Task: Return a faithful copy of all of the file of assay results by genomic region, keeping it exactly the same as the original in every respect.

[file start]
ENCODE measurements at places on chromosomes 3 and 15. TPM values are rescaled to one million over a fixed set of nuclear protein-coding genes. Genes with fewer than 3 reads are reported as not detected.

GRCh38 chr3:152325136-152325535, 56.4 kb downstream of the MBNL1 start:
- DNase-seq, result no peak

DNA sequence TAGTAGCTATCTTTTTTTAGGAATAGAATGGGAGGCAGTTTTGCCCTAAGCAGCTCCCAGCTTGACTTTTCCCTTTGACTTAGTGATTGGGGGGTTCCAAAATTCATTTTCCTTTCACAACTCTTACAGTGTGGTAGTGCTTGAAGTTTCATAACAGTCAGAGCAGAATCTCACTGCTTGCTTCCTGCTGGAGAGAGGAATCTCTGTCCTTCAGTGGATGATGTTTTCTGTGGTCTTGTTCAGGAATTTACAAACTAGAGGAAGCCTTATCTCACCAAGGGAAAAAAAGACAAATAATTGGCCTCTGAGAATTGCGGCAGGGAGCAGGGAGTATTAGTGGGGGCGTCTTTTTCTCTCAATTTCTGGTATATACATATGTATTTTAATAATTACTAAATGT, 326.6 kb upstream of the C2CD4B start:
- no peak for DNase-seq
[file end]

ENCODE measurements at places on chromosomes 3 and 15. TPM values are rescaled to one million over a fixed set of nuclear protein-coding genes. Genes with fewer than 3 reads are reported as not detected.

GRCh38 chr3:152325136-152325535, 56.4 kb downstream of the MBNL1 start:
- DNase-seq, result no peak

DNA sequence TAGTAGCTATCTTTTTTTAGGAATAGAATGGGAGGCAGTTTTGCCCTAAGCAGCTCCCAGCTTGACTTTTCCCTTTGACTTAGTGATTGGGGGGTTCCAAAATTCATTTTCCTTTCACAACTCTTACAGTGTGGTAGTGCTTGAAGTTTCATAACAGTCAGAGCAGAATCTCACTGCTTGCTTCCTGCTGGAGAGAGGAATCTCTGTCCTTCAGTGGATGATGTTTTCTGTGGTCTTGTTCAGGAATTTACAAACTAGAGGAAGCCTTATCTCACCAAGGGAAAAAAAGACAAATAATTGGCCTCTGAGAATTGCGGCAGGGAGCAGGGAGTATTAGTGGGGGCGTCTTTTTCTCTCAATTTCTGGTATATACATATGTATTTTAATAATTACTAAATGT, 326.6 kb upstream of the C2CD4B start:
- no peak for DNase-seq